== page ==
How to Best Preserve a Feather Christmas Tree, History's First Artificial Iteration of the Holiday Classic

They may be of a bygone era, but these valuable antiques should be stored free of dust and debris.

crystal decorated Christmas tree
Photo: Kate Mathis

The original feather Christmas trees brought the holiday spirit to German homes in the late 1800s and early 1900s. "When German immigrants made their way to America they could easily transport their family's small feather trees with them. American stores did have feather trees before the 1910s, but they were not seen as worthy to be decorated," says Chloe Wingard, curatorial projects specialist at Stan Hywet Hall and Gardens. "During World War I, the idea of every household cutting down a live tree each year started to be questioned and Americans caught onto feather trees as an alternative." The feather trees became popular in American department stores in the early 1900s to the 1930s. Today, you can find a variety of feather Christmas trees available for purchase.

How They Were Used

Feather trees—with their sparsely needled branches—ranged widely in size and even color. In the past, people would decorate their trees using berries, hard-shelled nuts, or lit candles. "Since the tree's pot is easily seen and not hidden by the bottom branches like we are used to, they would be painted in festive colors and designs," explains Wingard. "The sparseness of the tree branches resemble the white pine trees native to Germany that were most used as Christmas trees there." The branches were widely spaced to keep candles from starting a fire and to showcase the ornaments more beautifully. By the 1920s, the trees also came with glass ornaments for decorating.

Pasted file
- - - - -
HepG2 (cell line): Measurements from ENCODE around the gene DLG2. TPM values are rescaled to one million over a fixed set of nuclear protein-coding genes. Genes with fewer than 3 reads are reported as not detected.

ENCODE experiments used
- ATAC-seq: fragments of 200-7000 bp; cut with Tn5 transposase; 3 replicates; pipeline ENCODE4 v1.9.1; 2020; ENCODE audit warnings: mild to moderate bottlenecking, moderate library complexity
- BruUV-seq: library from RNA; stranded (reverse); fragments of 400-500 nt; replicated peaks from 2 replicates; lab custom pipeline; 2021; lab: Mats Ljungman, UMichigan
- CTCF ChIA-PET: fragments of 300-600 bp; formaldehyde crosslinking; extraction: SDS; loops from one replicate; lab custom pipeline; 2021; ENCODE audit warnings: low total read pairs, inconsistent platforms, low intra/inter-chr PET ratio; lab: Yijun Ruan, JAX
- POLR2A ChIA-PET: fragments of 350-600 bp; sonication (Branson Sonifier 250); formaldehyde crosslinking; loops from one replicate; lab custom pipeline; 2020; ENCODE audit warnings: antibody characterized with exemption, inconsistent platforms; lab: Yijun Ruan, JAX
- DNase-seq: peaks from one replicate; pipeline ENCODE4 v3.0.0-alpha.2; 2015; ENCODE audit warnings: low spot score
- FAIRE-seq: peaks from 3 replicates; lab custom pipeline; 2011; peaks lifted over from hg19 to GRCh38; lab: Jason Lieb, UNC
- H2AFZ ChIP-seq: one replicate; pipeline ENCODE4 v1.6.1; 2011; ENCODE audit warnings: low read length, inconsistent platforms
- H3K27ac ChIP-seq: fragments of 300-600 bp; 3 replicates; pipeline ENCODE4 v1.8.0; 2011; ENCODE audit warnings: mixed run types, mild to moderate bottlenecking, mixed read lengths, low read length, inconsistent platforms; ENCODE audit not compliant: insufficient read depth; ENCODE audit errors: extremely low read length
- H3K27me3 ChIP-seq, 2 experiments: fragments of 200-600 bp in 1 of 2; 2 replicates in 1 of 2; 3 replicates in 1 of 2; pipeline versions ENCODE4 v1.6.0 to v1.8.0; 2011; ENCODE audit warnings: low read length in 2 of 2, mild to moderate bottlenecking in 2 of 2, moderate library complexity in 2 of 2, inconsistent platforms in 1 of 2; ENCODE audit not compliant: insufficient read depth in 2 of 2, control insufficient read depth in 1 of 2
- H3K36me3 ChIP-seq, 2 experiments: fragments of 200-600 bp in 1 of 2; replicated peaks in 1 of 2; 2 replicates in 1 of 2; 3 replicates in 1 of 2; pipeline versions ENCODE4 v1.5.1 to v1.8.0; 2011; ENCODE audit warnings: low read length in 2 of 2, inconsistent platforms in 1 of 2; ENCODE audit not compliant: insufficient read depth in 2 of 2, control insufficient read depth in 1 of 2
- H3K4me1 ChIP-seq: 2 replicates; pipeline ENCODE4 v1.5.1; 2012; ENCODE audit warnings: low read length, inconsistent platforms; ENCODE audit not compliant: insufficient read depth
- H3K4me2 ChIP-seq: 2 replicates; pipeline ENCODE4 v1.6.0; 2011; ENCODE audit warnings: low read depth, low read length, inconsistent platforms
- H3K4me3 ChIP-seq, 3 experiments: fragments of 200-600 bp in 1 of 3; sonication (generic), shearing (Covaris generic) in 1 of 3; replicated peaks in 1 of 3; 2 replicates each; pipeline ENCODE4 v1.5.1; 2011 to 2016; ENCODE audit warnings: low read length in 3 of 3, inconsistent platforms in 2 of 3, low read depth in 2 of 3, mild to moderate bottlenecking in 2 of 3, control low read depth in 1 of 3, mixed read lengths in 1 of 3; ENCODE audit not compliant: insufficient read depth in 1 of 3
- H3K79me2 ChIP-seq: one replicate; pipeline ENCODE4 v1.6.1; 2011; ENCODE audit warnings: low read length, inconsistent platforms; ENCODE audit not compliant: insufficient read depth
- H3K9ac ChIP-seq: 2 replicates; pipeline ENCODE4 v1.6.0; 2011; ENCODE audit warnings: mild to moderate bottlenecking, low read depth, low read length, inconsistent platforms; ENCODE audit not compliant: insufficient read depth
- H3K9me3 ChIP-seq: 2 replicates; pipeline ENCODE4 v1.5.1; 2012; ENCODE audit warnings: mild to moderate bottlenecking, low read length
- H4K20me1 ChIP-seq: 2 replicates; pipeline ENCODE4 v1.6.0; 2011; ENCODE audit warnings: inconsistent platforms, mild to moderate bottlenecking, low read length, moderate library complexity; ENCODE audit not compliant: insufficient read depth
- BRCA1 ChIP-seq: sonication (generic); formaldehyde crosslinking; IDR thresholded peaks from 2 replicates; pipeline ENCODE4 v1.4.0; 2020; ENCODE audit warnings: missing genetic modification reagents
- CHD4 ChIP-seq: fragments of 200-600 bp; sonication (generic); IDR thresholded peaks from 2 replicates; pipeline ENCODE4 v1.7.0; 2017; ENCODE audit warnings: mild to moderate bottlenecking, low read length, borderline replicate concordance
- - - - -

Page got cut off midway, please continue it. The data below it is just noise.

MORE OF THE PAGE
Storing the trees was also fairly easy to do. People would fold down the wire branches and place the tree into a box. It was important to protect the trees from dust and moisture when storing them so that the artificial tree could be used for many years.

Caring for Them Today

Today, people choose the feather tree "because they provide a classic element for arrangements and they are very easy to store," says Wingard. "They also do not shed needles or require the attention that a live tree does." Feather trees look beautiful, too, without the effort that goes into using a real tree, and go well with traditional Christmas décor and home-and-hearth themes.

When shopping for a feather tree, you want to look to make sure that the one you're considering comes with a quality wire and is tightly wrapped on the branches and trunk. Why? This is "so the tree can be set up and packed away multiple times without wearing out," explains Wingard. "Fire retardancy is also something to keep in mind when choosing a feather tree."

To keep your feather tree in pristine shape, you will want to do the same thing that people did in the early 1900s: Cover the tree—in a pillowcase (or paper bag)—and put it in a box. "Keeping them sealed in a sturdy box helps to prevent pests nesting and unruly branch bending too," she says. Then it should be stored in a closet or a climate-controlled location, not in an attic or basement where they will be exposed to extreme heat or moisture. The feathers can last a long time if they are treated with care and not ruffled.

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